How India Can Curb Under-nutrition
With robust macro-economic fundamentals, India is among the world’s fastest growing significant economies. GDP growth, rising incomes, population pressure, age profile and appetite for consumption have all combined to drive demand up for various goods and services. Food, of course, tops the list.
Despite an impressive show on the economic front, India’s development indicators are far from satisfactory. The proof of this comes from the country’s low ranking in the Human Development Index and high rank in the Global Hunger Index.
A pernicious but under-appreciated challenge India currently faces is pervasive malnutrition or specifically, under-nutrition. This is prevalent especially in the rural areas and among the urban poor.
The National Family Health Survey revealed that as many as 42% of children below the age of five are under-weight with a high prevalence of stunting. An alarming 70%t of women are anaemic. They include pregnant women and lactating mothers. Protein and calorie deficiency have led to acute malnutrition.
Under-nutrition exerts long-term adverse effect on human health, impairs labour productivity and general well-being. Perpetual under-nutrition results in low resistance to infections and increased morbidity. It imposes higher healthcare costs on individuals and, worse, imposes huge hidden, unaccounted and unrecognised losses on society and the nation at large.
Within the country, we find stark inter-state variations in the nutrition profile of people. For instance, Tamil Nadu, Kerala, Goa and Punjab do reasonably well, while the nutrition profile of states like Uttar Pradesh, Bihar, Madhya Pradesh and Rajasthan leaves much to be desired.
Improve food-support schemes
India risks a move toward nutrition insecurity if the issue of under-nutrition is not addressed with the great urgency it deserves. For a rapidly emerging economy like India with aspirations to become a developed economy, it is critical that extant nutrition challenge is recognised at the highest policy-making level and steps are initiated to ameliorate it.
To address malnutrition, the government runs several schemes, but these are fragmented and there is little coordinated action among different ministries that implement different schemes. As a result, funds are frittered away and results on the ground are less than desirable. All schemes to address malnutrition need to be dovetailed so as to deliver better service and capture value.
Inflation hurts, especially food inflation; and it hits the poor the hardest. The poor need food and nutrition security. In a price conscious market such as India, high prices often lead to demand compression, especially among the vulnerable sections of the population – a section that suffers from under-nutrition and desperately needs to consume more oils and fats.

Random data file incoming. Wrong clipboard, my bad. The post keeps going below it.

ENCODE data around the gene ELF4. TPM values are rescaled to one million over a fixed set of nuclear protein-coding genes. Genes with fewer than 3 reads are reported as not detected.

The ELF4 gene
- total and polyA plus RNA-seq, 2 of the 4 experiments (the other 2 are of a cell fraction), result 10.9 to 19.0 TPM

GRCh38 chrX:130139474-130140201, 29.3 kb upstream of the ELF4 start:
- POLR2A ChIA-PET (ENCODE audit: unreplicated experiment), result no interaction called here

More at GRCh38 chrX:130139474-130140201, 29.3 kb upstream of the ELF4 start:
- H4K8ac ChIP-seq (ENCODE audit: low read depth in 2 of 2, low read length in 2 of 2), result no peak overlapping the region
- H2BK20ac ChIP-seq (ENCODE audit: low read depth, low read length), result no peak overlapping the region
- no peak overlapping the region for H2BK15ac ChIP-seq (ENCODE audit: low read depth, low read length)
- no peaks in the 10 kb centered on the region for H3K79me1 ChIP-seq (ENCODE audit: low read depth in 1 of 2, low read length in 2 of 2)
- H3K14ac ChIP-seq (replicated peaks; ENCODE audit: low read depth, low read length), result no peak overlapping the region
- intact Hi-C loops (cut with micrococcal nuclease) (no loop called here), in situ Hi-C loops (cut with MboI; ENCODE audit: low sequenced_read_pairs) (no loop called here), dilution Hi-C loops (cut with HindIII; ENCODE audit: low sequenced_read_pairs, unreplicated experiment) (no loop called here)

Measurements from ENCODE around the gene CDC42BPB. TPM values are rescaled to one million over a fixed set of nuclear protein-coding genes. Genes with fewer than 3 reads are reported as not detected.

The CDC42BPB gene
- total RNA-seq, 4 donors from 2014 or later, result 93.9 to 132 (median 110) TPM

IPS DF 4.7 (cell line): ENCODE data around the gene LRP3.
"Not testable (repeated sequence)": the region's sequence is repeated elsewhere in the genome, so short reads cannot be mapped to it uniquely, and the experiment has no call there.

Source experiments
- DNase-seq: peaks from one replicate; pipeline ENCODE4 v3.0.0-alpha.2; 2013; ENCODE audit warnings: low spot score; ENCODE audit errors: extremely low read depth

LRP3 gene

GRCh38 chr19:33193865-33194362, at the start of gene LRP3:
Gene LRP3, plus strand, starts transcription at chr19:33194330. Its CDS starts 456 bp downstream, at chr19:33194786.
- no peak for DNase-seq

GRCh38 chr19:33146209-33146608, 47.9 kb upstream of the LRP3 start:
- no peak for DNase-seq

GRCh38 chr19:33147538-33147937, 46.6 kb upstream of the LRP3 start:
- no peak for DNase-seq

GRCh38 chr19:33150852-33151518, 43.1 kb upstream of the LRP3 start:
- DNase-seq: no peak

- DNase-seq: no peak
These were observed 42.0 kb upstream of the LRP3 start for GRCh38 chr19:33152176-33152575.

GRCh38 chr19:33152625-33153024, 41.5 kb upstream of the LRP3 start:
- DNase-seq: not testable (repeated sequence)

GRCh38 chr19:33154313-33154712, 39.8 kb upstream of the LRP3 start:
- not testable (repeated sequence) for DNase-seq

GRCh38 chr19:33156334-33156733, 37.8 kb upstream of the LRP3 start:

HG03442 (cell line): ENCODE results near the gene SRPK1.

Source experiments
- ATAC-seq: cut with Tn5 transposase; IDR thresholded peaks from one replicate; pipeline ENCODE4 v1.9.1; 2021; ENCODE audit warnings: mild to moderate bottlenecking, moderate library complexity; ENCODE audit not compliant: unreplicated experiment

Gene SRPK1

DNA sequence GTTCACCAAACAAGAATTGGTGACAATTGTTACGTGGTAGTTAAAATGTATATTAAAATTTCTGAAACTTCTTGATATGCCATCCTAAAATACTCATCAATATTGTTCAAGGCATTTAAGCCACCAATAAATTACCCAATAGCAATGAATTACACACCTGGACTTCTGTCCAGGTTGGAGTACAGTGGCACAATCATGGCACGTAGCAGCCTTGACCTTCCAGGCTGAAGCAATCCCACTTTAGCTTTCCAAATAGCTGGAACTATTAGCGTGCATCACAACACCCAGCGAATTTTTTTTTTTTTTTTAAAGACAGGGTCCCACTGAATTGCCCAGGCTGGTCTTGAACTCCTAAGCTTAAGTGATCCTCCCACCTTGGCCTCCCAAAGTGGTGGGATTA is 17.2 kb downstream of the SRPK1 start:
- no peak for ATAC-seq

One way in which India’s nutrition security can be advanced is through inclusion of edible oil for supply under the Public Distribution System (PDS) or the National Food Security Act.
Of the 250 million families, as many as 150 million families deserve to be supported with wholesome but economically priced food. Currently, there is access to rice, wheat and sugar under the PDS. This list should be expanded to include edible oil and pulses. Supply of even 1kg of fortified edible oil per family per month will go some way in addressing the nutrition issue.
For the purpose, I estimate the quantity of edible oil involved at approximately 2 million tonnes a year which is about 10% of India’s annual consumption. The supply of packaged edible oil (in half- or one-kilo packs) will ensure that consumers get unadulterated safe edible oil to meet at least a part of their nutrition requirement.
Without doubt, there will be political, social and economic benefits that would flow from such a policy initiative. To be sure, supplying edible oil through the PDS would be nothing new for India.
Until 2002, consumers had benefited from supplies of economically priced refined palm olein. In its wisdom, the then government decided to discontinue the service. It is time for revival of the scheme. If it involves some subsidy, so be it.
Low food self-sufficiency
It is often said in jest that the Indian government does the most rational things, but only after exploring other possibilities. It looks like policy makers are still exploring. One reason could be that, unlike pulses – the shortage and strident price rise of which over the past year has put the government on the defensive – edible oil prices have not evoked any strong consumer response.
But it may only be a matter of time. Vagaries of nature and vicissitudes of the market are less predictable. What happened in the case of pulses can happen in edible oil too. So, this article should be treated as a wake-up call.
India’s self-reliance is low and dependence on the world market for meeting domestic shortfall is rather high at about 65%. This makes the country tremendously vulnerable to external factors over which it will have little control. This risk needs to be mitigated.
The oilseeds and oils sector deserves policy support, research support and investment support. Lessons from the so-called ‘dal-shock’ lend a sense of urgency to designing a progressive long-term policy for the country’s oilseeds and oils sector, so as to make it less vulnerable and more competitive.
Trade and industry associations have an opportunity to demonstrate their vision and strategic action plan for the sector by providing policy inputs.
Global Agribusiness and Commodity Sector Specialist